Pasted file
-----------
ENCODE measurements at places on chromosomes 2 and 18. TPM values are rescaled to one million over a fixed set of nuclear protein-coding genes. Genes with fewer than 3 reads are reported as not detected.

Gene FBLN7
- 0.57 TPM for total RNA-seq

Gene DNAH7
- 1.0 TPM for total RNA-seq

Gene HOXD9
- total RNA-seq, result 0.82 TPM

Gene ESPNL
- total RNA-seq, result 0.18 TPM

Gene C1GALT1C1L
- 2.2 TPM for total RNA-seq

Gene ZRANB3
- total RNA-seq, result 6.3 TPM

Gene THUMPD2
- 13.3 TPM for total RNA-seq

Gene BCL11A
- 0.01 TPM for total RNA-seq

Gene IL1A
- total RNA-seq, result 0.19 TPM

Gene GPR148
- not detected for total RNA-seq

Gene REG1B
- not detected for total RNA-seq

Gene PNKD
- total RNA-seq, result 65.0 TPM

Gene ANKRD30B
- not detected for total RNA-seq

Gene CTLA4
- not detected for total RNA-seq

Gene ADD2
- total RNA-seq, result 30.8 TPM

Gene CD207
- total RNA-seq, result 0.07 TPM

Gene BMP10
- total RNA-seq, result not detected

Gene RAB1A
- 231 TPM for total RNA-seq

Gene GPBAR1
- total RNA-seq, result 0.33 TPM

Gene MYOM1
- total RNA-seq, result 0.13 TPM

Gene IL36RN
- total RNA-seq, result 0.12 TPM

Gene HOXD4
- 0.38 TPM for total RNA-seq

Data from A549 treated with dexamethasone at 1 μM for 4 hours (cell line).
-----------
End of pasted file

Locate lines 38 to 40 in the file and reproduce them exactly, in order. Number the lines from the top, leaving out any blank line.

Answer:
Gene GPBAR1
- total RNA-seq, result 0.33 TPM

Gene MYOM1